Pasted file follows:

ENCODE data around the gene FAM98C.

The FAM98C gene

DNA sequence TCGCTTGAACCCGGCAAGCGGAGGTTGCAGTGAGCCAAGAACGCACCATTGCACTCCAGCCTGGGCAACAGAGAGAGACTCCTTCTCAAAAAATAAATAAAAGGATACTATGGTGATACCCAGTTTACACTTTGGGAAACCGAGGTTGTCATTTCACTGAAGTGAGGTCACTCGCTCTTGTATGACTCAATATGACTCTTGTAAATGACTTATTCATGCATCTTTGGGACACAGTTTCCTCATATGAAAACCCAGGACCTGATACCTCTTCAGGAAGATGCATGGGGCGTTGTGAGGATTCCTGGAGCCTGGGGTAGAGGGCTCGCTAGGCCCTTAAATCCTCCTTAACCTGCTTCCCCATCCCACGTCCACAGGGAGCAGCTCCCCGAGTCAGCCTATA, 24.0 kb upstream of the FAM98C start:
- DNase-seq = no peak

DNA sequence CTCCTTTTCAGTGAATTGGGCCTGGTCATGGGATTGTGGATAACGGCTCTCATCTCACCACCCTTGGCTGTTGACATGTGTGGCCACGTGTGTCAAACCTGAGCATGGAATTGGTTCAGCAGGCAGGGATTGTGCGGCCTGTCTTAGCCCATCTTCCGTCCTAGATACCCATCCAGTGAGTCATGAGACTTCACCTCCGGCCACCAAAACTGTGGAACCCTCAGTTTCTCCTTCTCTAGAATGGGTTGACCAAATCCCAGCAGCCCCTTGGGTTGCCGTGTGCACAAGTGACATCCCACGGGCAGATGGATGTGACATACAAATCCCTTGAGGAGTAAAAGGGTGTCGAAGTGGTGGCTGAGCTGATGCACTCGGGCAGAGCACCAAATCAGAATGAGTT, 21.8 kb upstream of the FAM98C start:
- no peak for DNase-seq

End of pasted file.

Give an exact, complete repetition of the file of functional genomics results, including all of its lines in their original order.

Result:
ENCODE data around the gene FAM98C.

The FAM98C gene

DNA sequence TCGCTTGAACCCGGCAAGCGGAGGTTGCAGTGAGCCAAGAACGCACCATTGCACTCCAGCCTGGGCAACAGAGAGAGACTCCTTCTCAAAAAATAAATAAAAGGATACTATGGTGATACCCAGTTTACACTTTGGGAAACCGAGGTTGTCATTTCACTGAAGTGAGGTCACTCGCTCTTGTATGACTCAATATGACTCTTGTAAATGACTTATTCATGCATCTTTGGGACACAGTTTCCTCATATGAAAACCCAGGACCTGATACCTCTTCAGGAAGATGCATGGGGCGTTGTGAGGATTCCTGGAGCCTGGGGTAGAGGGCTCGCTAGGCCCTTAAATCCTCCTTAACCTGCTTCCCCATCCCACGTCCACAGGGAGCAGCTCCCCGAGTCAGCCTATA, 24.0 kb upstream of the FAM98C start:
- DNase-seq = no peak

DNA sequence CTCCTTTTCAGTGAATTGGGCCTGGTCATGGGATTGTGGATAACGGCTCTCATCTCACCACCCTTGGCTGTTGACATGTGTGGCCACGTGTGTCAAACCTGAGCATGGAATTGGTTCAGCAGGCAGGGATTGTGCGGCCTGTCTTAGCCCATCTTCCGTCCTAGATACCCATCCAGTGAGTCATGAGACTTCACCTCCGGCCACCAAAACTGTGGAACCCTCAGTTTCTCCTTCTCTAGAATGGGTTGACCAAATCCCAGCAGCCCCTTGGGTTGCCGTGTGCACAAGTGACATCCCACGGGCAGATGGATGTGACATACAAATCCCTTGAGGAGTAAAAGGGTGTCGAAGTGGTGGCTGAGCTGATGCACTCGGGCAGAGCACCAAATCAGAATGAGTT, 21.8 kb upstream of the FAM98C start:
- no peak for DNase-seq